We ducked into the only restaurant in Casey, a shabby establishment called Sugar and Spice (owned and operated by Diana Young). A couple old men were the only customers and Diana (I guess that was Diana) was sitting at a table reading a book. Despite the lack of business, she didn't seem too pleased to be serving us.
Gretchen already knew what she wanted. She'd been amazed to look at the menu and see something called a "vegetable burger" and naturally assumed it was a veggie burger, a thoroughly vegetarian confection. But the moment Gretchen went to order it Diana developed the face of a burned-out school teacher who had corrected an error one time too often. "Now you know that's a regular hamburger with vegetables on it: lettuce, tomato, pickle." Obviously there was nothing vegetarian at all about such a burger and Gretchen had to settle on a horrifying grilled cheese sandwich, the only vegetarian entree on the menu. For my part, though, I was perfectly willing to eat a so-called "vegetable burger" since beef is one of the few things you can count on being good in the midwest. True, I found the practice of calling a slice of tomato, lettuce and a pickle "vegetables" somewhat odd (I mean, imagine the cruel presentational starkness of a hamburger without them), but at least I knew what I was getting. And even when I said I knew what a "vegetable burger" was, Diana seemed to think I hadn't been listening the first time. That unnecessary irritated look on her face deepened and now she looked as if she was being forced to deal with contemptible foreigners as she explained again what her notion of a "vegetable burger" was. "Yes I know, I still want it," I explained, adding, "she doesn't eat meat but I do."
When Gretchen went to the restroom one of the old farmers in the other booth asked me where I was from. "California," I said. "I've been to California," he said. Then he launched directly into the problem with Casey. "There used to be 800 people living here. But now there's only 400." He never got around to telling me why; at that point Gretchen came back from the restroom wearing a deep and completely distracting look of concern; evidently she was under the impression that my conversation was something other than friendly.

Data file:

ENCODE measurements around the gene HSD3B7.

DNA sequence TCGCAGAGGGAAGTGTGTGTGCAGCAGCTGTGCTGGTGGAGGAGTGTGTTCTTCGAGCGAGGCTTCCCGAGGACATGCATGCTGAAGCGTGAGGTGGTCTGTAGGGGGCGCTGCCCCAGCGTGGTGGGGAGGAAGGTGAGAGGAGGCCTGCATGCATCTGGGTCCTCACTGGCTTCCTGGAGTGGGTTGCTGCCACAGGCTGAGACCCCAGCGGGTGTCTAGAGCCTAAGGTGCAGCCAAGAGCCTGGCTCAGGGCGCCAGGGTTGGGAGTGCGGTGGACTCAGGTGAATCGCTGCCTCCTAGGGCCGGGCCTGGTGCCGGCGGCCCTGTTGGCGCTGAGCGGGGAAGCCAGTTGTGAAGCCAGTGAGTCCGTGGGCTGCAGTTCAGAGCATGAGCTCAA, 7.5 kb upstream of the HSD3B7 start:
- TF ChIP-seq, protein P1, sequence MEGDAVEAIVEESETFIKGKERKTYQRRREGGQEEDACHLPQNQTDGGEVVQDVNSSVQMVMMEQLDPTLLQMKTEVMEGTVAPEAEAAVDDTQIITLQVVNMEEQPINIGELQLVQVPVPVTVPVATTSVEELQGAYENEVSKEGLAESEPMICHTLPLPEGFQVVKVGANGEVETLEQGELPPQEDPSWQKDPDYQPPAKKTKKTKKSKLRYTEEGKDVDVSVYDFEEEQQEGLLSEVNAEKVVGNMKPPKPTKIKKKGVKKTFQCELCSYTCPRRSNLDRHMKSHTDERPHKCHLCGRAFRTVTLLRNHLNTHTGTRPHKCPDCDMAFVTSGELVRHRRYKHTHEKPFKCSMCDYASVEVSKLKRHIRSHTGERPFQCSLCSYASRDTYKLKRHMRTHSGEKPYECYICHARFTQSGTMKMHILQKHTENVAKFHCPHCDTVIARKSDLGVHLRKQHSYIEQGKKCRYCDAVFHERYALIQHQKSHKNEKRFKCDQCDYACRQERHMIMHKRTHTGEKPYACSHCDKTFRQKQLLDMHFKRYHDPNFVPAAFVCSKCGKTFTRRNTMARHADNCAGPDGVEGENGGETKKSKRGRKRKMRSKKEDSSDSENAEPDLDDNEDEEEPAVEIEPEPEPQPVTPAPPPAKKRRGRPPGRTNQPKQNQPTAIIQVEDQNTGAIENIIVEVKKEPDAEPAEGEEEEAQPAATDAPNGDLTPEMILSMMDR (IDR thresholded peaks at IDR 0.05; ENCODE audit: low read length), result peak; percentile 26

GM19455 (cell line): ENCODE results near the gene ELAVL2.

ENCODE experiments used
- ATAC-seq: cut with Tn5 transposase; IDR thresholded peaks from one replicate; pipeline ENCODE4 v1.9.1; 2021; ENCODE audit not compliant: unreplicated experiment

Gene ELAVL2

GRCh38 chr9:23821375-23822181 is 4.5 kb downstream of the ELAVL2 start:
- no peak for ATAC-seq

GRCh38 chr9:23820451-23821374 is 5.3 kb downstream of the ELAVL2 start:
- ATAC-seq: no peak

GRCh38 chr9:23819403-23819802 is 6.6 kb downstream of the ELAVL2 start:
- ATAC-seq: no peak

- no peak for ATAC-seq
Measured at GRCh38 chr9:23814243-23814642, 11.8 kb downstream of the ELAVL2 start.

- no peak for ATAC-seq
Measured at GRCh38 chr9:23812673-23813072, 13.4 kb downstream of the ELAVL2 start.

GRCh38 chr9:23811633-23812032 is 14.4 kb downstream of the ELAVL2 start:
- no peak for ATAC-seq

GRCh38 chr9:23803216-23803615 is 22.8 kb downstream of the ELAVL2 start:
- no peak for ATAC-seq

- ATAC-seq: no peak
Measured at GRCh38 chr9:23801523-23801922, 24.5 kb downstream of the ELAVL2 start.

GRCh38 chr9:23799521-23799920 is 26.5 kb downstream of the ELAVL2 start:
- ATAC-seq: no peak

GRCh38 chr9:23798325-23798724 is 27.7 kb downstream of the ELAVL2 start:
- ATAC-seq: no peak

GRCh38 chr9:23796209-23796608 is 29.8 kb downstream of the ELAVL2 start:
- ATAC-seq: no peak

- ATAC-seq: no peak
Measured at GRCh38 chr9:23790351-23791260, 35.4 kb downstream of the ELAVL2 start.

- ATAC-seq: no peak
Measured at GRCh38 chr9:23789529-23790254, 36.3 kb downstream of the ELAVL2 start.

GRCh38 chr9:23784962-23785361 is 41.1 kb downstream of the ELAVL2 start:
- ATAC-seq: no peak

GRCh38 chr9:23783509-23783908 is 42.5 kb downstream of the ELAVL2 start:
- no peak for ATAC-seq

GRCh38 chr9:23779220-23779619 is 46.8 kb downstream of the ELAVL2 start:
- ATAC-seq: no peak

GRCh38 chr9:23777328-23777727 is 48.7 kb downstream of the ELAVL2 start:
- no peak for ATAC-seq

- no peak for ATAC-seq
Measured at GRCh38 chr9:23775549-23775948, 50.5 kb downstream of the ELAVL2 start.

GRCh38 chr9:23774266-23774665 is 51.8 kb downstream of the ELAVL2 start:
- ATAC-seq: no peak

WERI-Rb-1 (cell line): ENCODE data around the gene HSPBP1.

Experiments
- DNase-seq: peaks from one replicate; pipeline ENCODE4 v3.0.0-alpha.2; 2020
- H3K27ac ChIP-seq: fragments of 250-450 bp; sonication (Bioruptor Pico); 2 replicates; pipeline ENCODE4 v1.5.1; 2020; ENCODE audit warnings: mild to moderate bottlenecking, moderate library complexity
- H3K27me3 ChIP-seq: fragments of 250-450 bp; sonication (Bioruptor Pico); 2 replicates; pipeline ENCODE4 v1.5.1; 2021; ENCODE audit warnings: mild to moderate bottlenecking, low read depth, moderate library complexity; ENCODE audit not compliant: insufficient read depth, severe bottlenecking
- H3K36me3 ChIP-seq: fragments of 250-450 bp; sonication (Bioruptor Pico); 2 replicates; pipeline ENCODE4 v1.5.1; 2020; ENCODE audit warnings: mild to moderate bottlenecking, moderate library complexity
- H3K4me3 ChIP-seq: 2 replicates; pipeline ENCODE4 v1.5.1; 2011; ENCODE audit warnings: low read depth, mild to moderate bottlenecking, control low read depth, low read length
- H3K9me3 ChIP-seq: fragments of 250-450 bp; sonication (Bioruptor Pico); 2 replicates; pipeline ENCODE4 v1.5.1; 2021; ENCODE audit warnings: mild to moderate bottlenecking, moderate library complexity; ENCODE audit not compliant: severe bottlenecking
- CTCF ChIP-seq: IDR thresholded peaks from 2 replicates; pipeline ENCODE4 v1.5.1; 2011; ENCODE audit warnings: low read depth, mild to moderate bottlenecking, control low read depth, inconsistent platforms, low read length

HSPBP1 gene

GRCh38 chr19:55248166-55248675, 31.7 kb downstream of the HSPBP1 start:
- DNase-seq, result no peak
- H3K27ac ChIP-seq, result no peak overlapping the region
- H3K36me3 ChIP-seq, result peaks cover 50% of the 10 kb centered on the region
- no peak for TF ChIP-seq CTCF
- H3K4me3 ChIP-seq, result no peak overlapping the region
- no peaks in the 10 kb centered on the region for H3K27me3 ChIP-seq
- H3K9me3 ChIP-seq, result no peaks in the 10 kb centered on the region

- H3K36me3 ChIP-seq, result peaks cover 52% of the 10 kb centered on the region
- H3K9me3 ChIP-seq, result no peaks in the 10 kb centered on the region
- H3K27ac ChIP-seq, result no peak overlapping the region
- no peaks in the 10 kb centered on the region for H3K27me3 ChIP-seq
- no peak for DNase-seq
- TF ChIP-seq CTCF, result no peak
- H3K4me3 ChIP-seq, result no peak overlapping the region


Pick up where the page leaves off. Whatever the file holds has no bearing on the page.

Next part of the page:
When we walked past the two old men sitting in front of the hardware store, one of them asked self-effacingly if we were enjoying this fine city.


It's always a big deal to cross the Mississippi River, especially in a car of the Punch Buggy Rust's vintage. But Illinois continued with the same visual dullness of Iowa. All the farmers seemed to be in agreement that corn was the crop to grow. There was, however, a patch of I-88 where "prairie restoration" was underway. I realized at then that I'd yet to see any natural prairie anywhere on this trip and it was unlikely I was going to see any now.
For a long section of I-88, the westbound roadway had been shut down for construction and sectional concrete barricades had been installed to separate the eastbound and westbound lanes on the eastbound roadway. These barricades were clearly taking a toll on local wildlife; I saw several raccoons which had attempted to cross the roadway, been confounded by the barricades, and then smashed by oncoming cars. Given the sheer number of corn fields, I imagine they attract great numbers of raccoons. Most of the summers of my childhood had involved sleeping in a tent next to my father's corn field guarding it from rapacious masked omnivores.